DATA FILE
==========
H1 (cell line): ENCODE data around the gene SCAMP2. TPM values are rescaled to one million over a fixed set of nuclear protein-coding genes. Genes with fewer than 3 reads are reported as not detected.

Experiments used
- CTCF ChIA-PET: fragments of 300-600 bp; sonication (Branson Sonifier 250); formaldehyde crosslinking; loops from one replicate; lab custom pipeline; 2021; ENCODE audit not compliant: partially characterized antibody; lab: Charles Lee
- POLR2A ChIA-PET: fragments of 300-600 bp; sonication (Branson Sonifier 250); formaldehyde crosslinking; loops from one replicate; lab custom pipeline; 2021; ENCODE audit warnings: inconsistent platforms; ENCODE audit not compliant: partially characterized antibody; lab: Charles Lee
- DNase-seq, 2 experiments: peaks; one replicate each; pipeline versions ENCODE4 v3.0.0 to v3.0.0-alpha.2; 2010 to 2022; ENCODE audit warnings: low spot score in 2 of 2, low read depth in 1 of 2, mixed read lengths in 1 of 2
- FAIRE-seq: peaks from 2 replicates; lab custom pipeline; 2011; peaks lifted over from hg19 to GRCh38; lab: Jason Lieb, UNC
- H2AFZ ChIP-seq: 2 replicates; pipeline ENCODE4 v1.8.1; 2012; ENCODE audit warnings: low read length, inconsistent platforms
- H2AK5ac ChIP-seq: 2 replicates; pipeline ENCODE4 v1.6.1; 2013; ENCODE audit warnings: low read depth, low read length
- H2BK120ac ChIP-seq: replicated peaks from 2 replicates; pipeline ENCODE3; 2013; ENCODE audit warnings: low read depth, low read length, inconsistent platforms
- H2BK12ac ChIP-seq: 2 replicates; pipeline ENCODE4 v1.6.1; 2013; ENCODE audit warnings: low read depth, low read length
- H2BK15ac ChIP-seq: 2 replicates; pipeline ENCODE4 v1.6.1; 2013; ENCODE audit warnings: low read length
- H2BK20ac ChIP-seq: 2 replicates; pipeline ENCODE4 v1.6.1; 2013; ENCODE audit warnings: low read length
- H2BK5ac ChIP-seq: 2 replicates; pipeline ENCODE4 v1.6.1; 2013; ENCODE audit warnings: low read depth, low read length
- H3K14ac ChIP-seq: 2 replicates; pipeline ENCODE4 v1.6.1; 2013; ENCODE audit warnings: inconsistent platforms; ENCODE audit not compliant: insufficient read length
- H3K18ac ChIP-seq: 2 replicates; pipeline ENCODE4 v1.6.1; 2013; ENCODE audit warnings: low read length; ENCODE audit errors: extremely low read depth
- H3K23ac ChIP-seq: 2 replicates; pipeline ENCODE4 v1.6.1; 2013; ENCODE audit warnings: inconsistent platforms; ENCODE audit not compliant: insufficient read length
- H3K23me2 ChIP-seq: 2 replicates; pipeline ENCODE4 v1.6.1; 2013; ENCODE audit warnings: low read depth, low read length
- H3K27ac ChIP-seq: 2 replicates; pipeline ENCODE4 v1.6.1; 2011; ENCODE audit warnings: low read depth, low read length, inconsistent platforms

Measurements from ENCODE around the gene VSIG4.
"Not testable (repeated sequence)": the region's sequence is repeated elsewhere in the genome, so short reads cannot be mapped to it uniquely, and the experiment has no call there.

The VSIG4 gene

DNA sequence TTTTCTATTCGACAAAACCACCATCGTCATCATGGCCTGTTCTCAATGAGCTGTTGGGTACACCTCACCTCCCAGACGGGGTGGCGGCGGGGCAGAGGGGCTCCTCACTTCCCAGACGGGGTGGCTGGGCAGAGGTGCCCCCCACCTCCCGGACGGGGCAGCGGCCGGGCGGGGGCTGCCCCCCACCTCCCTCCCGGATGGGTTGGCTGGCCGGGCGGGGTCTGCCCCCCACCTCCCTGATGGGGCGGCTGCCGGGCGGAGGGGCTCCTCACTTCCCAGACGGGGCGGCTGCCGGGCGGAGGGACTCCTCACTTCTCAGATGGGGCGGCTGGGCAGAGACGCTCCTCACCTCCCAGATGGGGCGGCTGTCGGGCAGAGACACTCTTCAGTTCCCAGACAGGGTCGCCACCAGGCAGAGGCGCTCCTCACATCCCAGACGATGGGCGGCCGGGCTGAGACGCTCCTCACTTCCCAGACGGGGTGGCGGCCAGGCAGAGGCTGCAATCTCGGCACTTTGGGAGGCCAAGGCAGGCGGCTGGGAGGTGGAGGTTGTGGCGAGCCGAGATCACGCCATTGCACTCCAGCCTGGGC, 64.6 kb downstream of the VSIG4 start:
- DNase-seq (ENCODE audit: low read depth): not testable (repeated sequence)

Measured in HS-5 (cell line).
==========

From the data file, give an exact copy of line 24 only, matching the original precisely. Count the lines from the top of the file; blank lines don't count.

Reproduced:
Measured in HS-5 (cell line).